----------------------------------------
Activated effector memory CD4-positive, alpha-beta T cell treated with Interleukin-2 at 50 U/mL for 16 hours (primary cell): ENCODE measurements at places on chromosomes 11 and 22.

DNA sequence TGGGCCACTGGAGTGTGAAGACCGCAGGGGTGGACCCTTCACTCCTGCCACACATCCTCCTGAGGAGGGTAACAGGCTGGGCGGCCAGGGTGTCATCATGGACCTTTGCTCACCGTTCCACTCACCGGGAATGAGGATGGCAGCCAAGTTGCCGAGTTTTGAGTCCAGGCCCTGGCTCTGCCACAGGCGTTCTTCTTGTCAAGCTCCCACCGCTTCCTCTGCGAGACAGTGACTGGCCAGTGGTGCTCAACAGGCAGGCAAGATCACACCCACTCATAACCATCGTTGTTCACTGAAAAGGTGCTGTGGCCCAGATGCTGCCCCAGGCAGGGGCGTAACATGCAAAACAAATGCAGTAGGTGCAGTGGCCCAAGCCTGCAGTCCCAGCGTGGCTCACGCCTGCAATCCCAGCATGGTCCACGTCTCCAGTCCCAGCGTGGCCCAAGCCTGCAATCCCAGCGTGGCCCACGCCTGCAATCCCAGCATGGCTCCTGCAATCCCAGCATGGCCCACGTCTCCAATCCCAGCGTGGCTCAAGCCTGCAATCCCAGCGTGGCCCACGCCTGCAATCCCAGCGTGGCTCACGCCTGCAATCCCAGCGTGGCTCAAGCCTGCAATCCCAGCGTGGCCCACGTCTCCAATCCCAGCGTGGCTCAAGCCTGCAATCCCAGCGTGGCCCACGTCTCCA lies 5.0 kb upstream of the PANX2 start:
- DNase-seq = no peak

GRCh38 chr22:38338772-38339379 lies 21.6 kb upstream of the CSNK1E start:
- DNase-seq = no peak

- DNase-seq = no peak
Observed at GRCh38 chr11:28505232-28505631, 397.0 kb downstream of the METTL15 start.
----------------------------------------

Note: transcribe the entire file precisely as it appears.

Activated effector memory CD4-positive, alpha-beta T cell treated with Interleukin-2 at 50 U/mL for 16 hours (primary cell): ENCODE measurements at places on chromosomes 11 and 22.

DNA sequence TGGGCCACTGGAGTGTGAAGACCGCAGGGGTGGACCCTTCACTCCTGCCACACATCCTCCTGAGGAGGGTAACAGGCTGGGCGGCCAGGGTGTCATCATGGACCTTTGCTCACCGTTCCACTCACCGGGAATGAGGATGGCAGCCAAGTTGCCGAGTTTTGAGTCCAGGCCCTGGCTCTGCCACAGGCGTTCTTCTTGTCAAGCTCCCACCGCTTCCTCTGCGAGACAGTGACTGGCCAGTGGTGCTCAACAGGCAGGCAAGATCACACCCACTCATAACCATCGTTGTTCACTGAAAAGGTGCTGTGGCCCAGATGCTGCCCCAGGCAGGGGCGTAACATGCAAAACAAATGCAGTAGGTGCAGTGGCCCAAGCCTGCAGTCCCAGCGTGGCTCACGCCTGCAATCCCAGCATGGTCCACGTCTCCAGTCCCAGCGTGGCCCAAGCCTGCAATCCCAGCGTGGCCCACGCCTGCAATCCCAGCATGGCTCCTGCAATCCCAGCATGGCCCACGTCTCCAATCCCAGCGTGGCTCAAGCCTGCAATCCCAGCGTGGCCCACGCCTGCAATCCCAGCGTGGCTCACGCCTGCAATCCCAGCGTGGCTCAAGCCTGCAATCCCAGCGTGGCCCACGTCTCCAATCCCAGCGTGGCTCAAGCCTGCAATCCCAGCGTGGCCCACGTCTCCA lies 5.0 kb upstream of the PANX2 start:
- DNase-seq = no peak

GRCh38 chr22:38338772-38339379 lies 21.6 kb upstream of the CSNK1E start:
- DNase-seq = no peak

- DNase-seq = no peak
Observed at GRCh38 chr11:28505232-28505631, 397.0 kb downstream of the METTL15 start.